There have been a number of significant developments in the fintech landscape over the past month that are likely to have an ongoing impact on businesses and consumers.
Prior to the recent political shake-up, the Government committed to providing the Australian Securities and Investments Commission (ASIC) with an additional $70 million in funding to bolster ASIC’s enforcement capabilities to combat misconduct in the financial services industry. Consistent with this commitment, $6 million was directed to promote Australia as being in the vanguard of regulatory technology adoption in the financial services industry and Kelly O’Dwyer (the former Minister for Revenue and Financial Services) emphasised in her address to the Financial Services Council Summit that the Government would be pursuing a comprehensive reform agenda to improve the fairness of Australia's financial system.
With the announcement of the new Cabinet and no replacement minister for revenue and financial services appointed, the Australian Financial Conduct Authority (AFCA) (see past updates here) has clarified that it will report to Liberal senator and newly-appointed Assistant Treasurer, Stuart Robert. Following consultation and feedback, ASIC has approved the AFCA Rules and the Terms of Reference of the AFCA Independent Assessor.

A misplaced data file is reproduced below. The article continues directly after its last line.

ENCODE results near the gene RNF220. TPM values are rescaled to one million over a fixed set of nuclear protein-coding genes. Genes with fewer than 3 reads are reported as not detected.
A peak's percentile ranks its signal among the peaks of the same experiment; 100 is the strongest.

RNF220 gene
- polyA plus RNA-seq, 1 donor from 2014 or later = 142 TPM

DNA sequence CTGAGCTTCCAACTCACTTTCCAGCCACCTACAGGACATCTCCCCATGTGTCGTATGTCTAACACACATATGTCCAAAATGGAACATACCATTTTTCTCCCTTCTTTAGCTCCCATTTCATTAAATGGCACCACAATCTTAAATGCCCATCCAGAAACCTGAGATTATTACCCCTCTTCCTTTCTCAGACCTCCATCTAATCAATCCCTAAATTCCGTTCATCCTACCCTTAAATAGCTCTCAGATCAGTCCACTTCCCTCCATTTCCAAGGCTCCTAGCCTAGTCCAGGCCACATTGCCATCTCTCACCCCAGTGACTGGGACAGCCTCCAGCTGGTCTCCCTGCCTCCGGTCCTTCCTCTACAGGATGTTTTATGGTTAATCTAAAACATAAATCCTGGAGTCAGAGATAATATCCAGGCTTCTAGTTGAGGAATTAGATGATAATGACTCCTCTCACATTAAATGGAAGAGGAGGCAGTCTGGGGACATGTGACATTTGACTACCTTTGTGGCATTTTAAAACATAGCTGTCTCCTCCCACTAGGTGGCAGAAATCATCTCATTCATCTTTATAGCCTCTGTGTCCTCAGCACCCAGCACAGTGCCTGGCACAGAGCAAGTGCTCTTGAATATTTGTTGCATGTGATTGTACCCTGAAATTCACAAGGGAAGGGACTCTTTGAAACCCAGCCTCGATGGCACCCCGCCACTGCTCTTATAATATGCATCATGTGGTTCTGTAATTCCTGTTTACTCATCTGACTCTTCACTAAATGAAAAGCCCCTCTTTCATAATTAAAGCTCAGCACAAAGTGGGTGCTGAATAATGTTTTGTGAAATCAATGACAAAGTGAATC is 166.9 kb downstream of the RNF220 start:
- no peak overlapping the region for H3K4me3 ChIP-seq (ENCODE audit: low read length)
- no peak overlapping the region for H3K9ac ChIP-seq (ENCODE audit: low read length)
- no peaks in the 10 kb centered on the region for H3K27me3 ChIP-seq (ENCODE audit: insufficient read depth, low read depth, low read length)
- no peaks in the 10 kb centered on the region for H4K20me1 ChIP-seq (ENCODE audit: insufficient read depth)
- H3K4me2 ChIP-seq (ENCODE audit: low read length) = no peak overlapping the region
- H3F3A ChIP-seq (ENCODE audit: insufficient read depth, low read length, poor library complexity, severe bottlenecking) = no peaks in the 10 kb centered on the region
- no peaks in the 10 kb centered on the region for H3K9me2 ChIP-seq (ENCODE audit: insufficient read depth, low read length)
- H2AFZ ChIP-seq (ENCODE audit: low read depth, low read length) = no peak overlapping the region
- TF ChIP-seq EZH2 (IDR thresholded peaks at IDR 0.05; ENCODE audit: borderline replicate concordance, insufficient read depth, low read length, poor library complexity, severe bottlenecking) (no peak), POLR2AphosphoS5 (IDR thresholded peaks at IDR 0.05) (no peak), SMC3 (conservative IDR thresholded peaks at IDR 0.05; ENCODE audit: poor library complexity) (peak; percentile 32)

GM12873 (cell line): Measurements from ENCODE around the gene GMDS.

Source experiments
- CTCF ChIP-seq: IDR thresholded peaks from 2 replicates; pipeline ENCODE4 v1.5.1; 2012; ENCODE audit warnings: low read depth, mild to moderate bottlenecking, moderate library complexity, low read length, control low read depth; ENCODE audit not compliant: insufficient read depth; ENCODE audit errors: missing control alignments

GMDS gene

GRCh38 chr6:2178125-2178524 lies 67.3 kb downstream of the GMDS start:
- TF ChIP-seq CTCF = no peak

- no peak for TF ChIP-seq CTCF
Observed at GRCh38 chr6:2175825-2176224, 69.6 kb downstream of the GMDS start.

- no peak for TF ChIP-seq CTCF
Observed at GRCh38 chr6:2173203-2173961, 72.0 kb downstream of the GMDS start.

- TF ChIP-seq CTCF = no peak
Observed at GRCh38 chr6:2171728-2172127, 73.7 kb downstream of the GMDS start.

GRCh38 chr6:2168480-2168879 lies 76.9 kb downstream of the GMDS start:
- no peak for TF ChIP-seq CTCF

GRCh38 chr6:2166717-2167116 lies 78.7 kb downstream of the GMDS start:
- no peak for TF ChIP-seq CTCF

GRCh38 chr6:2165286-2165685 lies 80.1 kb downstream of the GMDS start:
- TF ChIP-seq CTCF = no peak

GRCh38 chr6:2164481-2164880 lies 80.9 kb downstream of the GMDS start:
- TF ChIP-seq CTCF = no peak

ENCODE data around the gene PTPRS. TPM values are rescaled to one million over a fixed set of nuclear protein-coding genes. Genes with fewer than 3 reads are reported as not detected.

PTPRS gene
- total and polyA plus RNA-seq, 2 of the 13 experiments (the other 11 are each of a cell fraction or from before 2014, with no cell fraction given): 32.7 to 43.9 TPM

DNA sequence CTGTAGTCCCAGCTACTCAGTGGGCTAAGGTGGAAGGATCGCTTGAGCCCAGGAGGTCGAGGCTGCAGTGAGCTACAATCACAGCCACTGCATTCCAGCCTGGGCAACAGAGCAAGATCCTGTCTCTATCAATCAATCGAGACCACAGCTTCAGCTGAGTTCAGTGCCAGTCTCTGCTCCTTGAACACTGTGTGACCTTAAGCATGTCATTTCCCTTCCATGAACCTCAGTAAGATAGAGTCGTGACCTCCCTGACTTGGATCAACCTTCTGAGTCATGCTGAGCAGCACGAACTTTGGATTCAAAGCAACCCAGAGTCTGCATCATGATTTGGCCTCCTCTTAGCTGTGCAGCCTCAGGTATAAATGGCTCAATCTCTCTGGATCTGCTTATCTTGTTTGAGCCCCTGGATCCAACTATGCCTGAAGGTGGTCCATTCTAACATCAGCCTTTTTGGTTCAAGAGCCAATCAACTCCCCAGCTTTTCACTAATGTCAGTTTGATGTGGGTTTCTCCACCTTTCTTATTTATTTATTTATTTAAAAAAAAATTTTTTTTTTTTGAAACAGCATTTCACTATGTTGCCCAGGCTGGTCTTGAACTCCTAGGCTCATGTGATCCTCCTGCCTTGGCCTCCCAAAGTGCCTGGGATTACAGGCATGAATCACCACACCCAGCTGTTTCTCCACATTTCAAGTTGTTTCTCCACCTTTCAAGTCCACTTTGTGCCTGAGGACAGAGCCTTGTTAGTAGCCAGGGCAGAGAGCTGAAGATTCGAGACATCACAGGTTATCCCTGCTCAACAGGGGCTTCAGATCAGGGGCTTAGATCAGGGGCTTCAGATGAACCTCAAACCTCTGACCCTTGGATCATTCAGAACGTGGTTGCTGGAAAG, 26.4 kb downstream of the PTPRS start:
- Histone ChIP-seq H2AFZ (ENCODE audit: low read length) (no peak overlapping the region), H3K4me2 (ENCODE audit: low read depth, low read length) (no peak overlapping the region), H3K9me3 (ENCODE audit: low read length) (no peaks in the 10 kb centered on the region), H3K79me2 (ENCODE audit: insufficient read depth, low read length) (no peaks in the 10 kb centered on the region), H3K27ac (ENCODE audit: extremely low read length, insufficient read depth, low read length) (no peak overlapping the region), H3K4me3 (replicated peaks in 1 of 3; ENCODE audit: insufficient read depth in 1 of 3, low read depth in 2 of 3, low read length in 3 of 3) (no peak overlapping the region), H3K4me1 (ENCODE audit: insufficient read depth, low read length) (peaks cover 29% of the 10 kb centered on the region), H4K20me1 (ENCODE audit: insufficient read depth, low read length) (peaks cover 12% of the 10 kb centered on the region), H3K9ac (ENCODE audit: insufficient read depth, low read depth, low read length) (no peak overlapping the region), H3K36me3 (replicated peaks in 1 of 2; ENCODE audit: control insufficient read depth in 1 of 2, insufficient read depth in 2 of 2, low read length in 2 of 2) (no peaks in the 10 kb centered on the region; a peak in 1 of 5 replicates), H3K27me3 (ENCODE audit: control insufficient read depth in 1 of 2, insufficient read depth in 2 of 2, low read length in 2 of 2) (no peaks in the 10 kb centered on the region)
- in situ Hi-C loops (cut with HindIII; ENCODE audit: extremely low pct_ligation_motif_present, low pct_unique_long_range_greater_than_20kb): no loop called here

Notably, no appointments have been made for the replacement of the innovation and cyber security ministers. However, during his tenure as Treasurer, Scott Morrison, now the current Prime Minister of Australia, supported innovation-based policies and has been influential in seeking to increase competition in sectors such as banking and fintech generally. The new Minister for Industry, Science and Technology, Karen Andrews, has also indicated that the Government will seek to further define innovation across a broad scope of portfolios to encourage everyday Australians to embrace innovation – in keeping with the new 2018 National Financial Capability Strategy.